A wet filter element is impermeable to air and therefore unserviceable. Fuel consumption would increase considerably.

6.6. Fuel shut-off cock and its filter

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Guaranteed pure benzine can be purchased at the chemist's only. Therefore the fuel shut-off cock of your 'ES' is equipped with two filters. One gauze filter before the inlet (see Fig. 6) and a second one before the outlet in the filter cap. The lower filter is easily cleaned: unscrew cap, unscrew filter, wash out in petrol and re-assemble.

Cleaning the intake filter is not quite as easy, the fuel is to be drained off and the shut-off cock is to be removed. Attention! The upper part of the cap nut has a right-hand thread and its lower part has a left-hand thread. Pull off the filter, wash it out in petrol: turn the cock into 'reverse' position and blow through it vigorously from its outlet and wash out once more if required.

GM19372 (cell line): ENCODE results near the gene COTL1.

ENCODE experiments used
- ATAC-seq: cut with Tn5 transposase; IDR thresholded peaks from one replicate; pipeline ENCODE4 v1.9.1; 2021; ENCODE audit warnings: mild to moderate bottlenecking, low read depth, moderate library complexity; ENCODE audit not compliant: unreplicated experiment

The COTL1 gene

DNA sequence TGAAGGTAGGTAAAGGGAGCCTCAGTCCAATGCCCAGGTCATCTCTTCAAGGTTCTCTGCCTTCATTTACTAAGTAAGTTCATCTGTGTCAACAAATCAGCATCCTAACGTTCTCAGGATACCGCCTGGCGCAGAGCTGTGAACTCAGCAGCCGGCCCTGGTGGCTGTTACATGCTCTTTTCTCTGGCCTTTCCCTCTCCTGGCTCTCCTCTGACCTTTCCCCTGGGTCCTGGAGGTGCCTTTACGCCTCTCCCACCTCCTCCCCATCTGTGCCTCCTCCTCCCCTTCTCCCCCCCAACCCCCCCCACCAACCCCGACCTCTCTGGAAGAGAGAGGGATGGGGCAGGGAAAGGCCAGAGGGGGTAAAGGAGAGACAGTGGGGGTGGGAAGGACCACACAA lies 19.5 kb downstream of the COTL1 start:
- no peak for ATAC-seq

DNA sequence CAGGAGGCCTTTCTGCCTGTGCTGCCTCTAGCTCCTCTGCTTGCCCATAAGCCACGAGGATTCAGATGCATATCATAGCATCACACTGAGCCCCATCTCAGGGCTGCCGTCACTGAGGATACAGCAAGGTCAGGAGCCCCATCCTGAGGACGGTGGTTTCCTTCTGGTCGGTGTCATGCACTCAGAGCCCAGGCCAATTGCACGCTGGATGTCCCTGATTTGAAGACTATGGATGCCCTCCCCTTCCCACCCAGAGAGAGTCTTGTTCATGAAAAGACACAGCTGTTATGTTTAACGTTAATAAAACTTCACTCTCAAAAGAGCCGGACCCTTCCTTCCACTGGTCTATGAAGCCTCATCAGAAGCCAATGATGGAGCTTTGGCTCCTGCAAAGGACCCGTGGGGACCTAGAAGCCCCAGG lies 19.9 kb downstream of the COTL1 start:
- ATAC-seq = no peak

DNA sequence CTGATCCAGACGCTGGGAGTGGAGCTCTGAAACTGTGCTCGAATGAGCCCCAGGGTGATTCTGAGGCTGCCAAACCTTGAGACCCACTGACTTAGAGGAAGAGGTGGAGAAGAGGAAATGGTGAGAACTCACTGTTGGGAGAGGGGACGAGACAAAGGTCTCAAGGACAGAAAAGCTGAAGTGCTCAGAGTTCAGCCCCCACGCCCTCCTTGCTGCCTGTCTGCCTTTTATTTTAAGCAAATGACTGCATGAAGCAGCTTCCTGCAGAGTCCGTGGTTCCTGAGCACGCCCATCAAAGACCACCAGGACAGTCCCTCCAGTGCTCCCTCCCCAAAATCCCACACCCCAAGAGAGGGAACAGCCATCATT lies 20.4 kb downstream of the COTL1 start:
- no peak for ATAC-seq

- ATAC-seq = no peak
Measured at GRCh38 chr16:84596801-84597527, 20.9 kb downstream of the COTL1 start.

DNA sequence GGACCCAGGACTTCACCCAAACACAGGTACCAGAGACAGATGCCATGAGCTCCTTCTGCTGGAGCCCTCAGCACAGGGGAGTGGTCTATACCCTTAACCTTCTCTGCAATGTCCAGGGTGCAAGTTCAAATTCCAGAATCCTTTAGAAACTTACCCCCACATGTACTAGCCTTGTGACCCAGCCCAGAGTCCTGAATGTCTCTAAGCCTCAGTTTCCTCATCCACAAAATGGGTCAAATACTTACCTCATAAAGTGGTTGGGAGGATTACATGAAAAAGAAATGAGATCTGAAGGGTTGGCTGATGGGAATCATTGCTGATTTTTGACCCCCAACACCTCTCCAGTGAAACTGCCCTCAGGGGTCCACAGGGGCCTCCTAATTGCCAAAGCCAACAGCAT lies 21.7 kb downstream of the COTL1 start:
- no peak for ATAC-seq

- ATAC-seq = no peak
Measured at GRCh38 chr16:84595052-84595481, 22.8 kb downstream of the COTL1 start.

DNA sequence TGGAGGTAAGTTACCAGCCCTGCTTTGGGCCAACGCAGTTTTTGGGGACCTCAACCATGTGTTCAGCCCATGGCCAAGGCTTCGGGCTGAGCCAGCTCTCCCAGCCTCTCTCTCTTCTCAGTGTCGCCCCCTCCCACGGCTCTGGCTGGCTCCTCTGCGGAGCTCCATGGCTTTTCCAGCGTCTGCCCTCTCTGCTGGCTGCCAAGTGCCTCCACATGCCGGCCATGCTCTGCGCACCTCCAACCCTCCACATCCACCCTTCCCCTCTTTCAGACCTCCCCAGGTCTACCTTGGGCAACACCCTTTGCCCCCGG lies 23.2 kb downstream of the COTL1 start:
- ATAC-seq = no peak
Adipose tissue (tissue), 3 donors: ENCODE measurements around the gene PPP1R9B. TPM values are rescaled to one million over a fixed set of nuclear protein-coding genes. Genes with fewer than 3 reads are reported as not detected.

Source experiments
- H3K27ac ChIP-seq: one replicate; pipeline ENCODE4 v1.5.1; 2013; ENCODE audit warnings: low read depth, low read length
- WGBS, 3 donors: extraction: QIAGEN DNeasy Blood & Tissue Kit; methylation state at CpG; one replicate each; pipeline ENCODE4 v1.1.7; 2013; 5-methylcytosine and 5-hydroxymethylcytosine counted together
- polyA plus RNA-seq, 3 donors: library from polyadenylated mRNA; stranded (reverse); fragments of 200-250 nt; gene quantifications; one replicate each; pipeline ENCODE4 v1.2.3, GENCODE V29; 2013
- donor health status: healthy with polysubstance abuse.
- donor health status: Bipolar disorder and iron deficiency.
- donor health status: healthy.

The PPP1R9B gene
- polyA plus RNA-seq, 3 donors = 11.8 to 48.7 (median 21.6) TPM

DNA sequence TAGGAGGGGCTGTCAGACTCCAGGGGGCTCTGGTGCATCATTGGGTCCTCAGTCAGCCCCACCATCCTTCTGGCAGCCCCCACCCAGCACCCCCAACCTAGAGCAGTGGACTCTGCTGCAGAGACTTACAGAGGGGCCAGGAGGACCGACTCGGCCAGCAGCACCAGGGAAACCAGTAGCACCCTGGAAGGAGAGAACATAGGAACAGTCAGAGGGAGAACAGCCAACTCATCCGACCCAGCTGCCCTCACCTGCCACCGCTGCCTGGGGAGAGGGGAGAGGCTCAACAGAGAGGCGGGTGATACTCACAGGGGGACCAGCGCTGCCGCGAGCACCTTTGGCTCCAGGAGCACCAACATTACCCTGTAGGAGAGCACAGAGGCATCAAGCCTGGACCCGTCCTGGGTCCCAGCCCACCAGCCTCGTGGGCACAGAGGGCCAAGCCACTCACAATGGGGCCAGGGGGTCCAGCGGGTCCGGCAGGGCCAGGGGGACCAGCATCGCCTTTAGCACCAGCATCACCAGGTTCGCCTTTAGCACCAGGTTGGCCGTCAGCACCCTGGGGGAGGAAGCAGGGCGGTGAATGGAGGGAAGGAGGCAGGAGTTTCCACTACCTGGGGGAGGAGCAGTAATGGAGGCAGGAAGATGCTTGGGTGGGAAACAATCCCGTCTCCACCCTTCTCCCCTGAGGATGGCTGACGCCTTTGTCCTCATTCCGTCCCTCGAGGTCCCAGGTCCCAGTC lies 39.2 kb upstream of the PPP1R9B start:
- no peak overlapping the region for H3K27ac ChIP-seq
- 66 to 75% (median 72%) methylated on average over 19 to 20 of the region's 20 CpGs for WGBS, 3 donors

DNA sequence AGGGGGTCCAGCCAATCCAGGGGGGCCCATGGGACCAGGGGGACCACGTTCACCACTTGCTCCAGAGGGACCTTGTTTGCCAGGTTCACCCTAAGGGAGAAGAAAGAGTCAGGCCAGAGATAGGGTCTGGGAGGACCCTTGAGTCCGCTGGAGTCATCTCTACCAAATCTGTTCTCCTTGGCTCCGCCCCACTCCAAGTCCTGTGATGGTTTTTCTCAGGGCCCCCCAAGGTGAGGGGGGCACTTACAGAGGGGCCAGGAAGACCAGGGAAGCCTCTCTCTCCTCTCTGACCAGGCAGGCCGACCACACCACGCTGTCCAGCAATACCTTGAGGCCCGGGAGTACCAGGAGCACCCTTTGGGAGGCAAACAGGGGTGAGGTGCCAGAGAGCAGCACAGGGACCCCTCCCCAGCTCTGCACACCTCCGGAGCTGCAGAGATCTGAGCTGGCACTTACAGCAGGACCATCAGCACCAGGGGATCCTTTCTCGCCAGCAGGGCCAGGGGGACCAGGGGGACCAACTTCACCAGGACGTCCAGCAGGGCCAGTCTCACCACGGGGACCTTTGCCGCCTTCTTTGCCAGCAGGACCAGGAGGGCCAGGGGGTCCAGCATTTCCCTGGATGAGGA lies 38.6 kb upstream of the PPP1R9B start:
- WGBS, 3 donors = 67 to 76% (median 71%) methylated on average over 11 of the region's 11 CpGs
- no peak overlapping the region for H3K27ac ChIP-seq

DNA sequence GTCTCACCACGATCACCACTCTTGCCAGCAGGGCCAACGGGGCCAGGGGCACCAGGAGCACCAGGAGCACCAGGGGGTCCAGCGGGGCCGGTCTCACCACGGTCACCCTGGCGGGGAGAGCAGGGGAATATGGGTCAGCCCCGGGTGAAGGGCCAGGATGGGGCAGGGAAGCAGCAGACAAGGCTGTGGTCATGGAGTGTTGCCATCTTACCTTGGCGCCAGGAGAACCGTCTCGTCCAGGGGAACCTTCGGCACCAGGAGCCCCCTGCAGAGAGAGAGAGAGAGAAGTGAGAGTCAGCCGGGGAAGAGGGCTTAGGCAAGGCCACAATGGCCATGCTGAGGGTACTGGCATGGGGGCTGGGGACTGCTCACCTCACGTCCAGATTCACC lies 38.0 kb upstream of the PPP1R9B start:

Check rubber gasket (remove levr); the passages might be narrowed owing to over-tightening of both screws. In this case too little fuel is supplied. If re-adjustment of the carburettor is required, first of all pull of the fuel hose and check the fuel supply by opening the fuel shut-off cock for a very short period of time. If only a very weak stream of fuel flows, the shut-off cock must be cleaned, otherwise the piston could seize even in an engine which has been well run-in over a long period.

6.7. Checking the electric circuits

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While giving the machine its routine clean, check all electric circuits for possible chafed spots. Damaged insulation is to be bound with insulating tape; a roll of insulating tape packed in a plastic bag is placed in the front of the headlamp shell.

Check all flat plug-type connections for oxidation and tightness.

6.8. Dynamo and breaker